Today we know better than to search for secret tunnels that lead to ancient cities and piles of treasure at the center of Earth, but the question of what lies some 4,000 miles below our feet is still one of humanity’s great mysteries. A research team at the U of I,however, is using seismic waves to shake loose new revelations about our planet’s core.
Using a novel application of earthquake-reading technology, Xiaodong Song, a professor of geology, and Tao Wang, a visiting researcher, along with colleagues at Nanjing University in China, have found that the Earth’s inner core has an inner core of its own, bearing surprising properties that could reveal how our planet evolved.
It is, indeed, some heavy stuff—literally—consisting of iron crystals.
”Even though the inner core is small—smaller than the moon—it has some really interesting features,” says Song. “It may tell us about how our planet formed, its history, and other dynamic processes of the Earth. It shapes our understanding of what’s going on deep inside the Earth.”
The researchers use seismic waves generated by earthquakes to scan below Earth’s surface. The earthquake is like a mallet hitting a bell, and similar to how a musician hears the tone, the researchers are using seismic sensors and technology that gathers data from the shockwaves that resonate in an earthquake’s aftermath.
“It turns out the coherent signal enhanced by the technology is clearer than the ring itself,” says Song. “The basic idea of the method has been around for a while, and people have used it for other kinds of studies near the surface. But we are looking all the way through the center of the earth.”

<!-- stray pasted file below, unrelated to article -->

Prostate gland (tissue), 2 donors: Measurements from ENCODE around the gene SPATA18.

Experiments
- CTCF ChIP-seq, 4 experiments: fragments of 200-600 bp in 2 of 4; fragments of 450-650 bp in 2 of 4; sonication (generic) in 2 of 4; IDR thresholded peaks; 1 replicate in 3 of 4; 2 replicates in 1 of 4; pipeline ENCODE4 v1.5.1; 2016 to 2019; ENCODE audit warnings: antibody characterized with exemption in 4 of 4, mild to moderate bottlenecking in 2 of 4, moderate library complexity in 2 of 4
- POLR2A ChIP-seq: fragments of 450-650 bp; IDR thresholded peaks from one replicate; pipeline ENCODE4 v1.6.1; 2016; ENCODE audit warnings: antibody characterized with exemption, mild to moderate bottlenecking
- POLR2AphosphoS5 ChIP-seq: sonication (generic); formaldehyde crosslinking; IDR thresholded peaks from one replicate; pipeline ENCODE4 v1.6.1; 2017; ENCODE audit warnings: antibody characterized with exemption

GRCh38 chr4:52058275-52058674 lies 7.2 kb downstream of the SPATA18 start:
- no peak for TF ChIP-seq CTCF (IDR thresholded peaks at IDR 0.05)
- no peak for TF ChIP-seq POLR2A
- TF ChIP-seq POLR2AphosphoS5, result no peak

And doing so revealed a surprise. The inner core, once thought to be a solid ball of iron, has some complex structural properties. The team found a distinct inner-inner core, about half the diameter of the whole inner core. The iron crystals in the outer layer of the inner core are aligned directionally, north-south. However, in the inner-inner core, the iron crystals point roughly east-west.
Not only are the iron crystals in the inner-inner core aligned differently, they behave differently from their counterparts in the outer-inner core. This means that the inner-inner core could be made of a different type of crystal, or a different phase.
“The fact that we have two regions that are distinctly different may tell us something about how the inner core has been evolving,” Song says. “For example, over the history of the earth, the inner core might have had a very dramatic change in its deformation regime. It might hold the key to how the planet has evolved. We are right in the center—literally, the center of the Earth.”
The U.S. National Science Foundation and the National Science Foundation of China supported this work. The team published its work in Nature Geoscience in February.